OSHKOSH — The former home of St. Josaphat Parish in Oshkosh has a new owner. The sale recently was closed with American Legion Cook-Fuller Post 70 from Oshkosh.
Deacon Rick Hocking of Most Blessed Sacrament Parish, who oversaw the sale of the campus, said the group is a good fit for the former parish site.
“I see them as an extension of the church’s mission,” Deacon Hocking said. “They are a resource for and support to our veterans who’ve so faithfully served our country — some of them struggling with the after-effects of war. I think they have some great plans on how to use that site as more than just a meeting area.”
Deacon Hocking said meetings are projected to be held in the former school building and kitchen, and plans are underway to utilize or lease the church building proper and the former rectory.
The site has had limited parish use for about the last decade, when the three independent parishes of St. Peter, St. Mary and St. Josaphat were consolidated into Most Blessed Sacrament Parish.
“In that consolidation, the parish prescribed two worship sites — the former St. Peter and the former St. Mary,” Deacon Hocking said. “It meant that the St. Josaphat site was no longer used for regular Sunday Masses.”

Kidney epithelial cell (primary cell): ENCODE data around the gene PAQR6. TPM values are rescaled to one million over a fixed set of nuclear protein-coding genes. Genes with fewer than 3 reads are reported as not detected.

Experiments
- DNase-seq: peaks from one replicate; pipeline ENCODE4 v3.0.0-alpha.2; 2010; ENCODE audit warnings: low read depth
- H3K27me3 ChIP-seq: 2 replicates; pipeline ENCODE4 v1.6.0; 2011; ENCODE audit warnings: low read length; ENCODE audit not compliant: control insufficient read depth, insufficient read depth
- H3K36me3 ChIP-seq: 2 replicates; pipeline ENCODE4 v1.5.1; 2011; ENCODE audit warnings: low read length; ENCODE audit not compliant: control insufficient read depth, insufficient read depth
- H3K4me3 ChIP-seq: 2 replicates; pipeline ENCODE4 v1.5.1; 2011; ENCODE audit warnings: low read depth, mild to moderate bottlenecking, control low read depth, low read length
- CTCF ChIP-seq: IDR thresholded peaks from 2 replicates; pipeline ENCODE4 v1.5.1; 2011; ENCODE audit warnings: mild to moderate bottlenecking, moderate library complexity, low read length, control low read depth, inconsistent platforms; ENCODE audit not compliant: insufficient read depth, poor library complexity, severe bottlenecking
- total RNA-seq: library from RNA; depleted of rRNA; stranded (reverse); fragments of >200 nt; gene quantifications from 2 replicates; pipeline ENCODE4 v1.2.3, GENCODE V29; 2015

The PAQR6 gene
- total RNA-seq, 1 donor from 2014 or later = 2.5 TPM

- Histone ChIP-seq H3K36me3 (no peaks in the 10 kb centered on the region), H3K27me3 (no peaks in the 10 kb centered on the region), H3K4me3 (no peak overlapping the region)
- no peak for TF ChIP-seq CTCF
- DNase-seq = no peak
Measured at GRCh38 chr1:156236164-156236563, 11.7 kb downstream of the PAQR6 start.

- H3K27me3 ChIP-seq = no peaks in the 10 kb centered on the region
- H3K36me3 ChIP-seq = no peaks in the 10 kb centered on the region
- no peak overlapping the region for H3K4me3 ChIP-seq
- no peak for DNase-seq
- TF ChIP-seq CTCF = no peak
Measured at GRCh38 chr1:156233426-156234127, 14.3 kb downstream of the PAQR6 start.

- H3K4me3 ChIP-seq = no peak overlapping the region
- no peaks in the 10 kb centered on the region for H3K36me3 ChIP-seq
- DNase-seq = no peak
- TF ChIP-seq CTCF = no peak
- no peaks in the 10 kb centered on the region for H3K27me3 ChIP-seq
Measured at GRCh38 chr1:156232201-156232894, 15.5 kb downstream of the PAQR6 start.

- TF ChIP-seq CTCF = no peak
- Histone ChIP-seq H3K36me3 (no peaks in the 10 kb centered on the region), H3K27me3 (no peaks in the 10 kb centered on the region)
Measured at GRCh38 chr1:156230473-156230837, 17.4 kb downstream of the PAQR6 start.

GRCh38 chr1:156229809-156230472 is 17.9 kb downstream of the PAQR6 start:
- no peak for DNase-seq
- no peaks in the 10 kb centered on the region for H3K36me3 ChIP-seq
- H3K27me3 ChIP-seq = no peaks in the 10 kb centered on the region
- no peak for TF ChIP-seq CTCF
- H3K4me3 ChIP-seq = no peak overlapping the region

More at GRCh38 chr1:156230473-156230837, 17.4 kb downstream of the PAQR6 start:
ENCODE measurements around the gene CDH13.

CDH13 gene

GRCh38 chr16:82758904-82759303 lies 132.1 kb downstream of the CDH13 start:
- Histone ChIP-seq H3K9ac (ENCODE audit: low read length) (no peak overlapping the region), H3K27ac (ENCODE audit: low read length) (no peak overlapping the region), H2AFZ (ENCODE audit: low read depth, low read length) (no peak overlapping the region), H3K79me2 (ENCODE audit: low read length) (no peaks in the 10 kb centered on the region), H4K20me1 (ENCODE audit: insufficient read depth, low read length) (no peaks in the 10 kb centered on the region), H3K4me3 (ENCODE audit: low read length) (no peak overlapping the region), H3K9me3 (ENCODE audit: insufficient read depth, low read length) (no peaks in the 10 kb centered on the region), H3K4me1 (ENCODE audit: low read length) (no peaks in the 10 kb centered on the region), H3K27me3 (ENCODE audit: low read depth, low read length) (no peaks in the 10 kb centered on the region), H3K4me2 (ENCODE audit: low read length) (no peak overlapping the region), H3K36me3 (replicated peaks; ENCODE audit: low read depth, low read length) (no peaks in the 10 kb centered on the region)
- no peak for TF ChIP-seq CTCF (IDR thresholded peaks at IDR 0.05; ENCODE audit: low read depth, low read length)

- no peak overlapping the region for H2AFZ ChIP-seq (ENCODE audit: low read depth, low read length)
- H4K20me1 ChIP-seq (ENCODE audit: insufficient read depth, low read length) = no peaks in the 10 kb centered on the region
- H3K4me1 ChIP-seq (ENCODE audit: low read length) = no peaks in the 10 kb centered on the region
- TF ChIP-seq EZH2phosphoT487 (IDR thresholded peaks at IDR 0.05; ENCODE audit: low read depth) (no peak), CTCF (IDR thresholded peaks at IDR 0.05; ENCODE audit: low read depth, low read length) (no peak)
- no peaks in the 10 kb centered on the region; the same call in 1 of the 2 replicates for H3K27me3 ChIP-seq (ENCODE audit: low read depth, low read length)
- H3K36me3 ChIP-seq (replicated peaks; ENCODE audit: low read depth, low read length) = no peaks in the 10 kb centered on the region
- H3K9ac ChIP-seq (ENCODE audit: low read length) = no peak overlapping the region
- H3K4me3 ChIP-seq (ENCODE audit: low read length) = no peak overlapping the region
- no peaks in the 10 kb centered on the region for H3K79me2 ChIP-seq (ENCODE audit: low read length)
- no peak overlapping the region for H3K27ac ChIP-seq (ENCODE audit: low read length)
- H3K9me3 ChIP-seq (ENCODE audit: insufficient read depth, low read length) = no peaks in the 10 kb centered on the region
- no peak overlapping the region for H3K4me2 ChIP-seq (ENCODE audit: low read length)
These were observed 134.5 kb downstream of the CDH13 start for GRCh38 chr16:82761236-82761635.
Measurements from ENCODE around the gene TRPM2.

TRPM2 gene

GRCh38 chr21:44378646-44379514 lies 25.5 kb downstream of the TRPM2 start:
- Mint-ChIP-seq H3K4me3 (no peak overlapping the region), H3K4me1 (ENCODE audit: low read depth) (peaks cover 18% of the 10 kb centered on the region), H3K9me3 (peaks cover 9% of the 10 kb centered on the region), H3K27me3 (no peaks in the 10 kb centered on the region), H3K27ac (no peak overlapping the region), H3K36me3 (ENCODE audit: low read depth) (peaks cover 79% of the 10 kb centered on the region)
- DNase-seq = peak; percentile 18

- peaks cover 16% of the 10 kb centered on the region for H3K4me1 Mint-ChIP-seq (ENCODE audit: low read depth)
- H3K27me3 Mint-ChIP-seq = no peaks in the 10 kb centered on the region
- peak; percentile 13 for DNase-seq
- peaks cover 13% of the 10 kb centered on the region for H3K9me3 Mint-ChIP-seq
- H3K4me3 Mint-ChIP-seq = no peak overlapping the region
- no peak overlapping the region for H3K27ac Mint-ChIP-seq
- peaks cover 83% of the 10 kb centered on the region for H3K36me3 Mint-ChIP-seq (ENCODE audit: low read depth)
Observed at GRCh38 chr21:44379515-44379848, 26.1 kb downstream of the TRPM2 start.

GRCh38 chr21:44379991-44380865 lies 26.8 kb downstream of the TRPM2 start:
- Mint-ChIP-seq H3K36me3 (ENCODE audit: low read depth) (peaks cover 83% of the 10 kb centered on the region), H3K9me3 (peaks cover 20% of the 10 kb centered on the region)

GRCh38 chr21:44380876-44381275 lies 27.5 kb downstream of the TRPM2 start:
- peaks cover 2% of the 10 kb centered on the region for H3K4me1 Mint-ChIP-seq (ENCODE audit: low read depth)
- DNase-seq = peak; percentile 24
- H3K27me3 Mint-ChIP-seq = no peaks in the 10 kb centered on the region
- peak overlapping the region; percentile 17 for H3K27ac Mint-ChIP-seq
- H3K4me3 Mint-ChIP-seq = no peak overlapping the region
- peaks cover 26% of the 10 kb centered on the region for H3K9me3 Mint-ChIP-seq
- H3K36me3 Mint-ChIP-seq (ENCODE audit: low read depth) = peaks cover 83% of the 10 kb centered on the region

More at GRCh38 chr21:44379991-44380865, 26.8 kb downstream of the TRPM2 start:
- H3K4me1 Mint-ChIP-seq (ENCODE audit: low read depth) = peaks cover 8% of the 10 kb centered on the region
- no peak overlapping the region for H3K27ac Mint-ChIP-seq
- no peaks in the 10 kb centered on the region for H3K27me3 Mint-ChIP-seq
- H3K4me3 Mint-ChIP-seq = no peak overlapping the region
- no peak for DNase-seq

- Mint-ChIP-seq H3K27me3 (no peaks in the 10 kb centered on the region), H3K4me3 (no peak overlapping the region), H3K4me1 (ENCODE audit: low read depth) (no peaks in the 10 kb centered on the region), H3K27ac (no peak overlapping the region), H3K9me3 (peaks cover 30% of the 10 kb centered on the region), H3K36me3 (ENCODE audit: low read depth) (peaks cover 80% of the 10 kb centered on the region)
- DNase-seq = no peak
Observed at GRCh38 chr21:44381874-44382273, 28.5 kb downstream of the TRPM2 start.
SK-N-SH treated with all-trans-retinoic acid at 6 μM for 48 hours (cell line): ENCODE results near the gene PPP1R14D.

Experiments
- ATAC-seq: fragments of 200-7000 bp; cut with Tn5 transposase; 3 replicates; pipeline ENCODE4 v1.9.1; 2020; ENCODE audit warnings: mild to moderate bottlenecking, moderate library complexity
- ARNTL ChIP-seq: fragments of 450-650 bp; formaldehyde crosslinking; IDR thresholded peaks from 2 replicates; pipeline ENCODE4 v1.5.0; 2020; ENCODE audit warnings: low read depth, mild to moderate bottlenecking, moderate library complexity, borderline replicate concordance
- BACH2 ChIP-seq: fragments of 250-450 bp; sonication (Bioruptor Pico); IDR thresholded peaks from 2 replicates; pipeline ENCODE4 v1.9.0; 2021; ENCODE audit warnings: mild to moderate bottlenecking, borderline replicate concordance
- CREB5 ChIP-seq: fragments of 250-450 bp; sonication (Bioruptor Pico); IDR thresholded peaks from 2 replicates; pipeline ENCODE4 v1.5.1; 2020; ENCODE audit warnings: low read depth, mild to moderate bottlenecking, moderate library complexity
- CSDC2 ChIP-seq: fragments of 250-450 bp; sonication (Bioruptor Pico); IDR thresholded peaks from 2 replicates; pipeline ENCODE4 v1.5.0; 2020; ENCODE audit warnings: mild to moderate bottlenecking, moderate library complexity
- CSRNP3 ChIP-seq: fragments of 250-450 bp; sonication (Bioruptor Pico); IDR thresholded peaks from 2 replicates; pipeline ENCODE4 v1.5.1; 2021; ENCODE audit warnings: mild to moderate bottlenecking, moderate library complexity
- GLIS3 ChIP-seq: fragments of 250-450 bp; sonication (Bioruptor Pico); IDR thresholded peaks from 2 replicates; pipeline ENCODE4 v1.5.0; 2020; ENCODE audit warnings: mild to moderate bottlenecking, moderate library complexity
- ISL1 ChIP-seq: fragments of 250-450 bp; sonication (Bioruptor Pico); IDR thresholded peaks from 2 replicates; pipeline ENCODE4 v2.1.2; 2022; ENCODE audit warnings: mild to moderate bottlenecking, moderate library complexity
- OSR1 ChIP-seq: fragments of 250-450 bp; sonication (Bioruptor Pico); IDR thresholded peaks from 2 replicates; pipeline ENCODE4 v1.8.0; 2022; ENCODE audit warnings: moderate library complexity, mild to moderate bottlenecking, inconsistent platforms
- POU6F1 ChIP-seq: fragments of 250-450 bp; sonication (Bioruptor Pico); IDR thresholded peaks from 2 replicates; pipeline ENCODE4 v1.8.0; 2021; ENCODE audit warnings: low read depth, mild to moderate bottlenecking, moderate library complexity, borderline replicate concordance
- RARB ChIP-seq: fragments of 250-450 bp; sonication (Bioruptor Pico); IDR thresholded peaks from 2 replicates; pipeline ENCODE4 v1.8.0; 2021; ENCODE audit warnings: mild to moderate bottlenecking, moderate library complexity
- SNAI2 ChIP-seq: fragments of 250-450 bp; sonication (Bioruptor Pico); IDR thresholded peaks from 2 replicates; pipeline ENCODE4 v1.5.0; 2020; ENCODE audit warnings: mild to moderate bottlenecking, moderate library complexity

Special events such as weddings, funerals and the parish picnic were held on the site, but as the years went by these events diminished. “In the last couple of years, the site was not used at all for parish purposes,” Deacon Hocking said. It was used for a few years for educational purposes by CESA (Cooperative Educational Service Agency) 6, but CESA 6 now has a new home, Deacon Hocking said.
“From a practical standpoint, we had a perfectly wonderful building that could be used for good purpose, and it was sitting vacant,” he said.
The parish wanted to find an appropriate nonprofit buyer for the campus, and feels they have found it in American Legion Cook-Fuller Post 70. “The neighbors were concerned that we would see it go to a worthy institution, and it’s comforting to them that the Legion has it,” he said. “Former parishioners are saying, ‘I’m glad it’s going to good use.’
“Some are sad because that worship site has been a part of their family history for a long time, but the key thing is that a building in really good condition was just sitting basically vacant and underutilized,” he added. “Now there is the chance to put it to good use, and the community will benefit from that. The Legion sees it as a win, as well.”
Deacon Hocking said that when a religious site is reduced to secular use, all sacred objects must be removed — such as the altar, tabernacle, crucifixes and crosses. Those have been removed, reassigned to another parish or put to reuse within the parish, he said.
Proceeds from the sale will be put into the general operating fund of Most Blessed Sacrament Parish to help offset increasing operational expenses.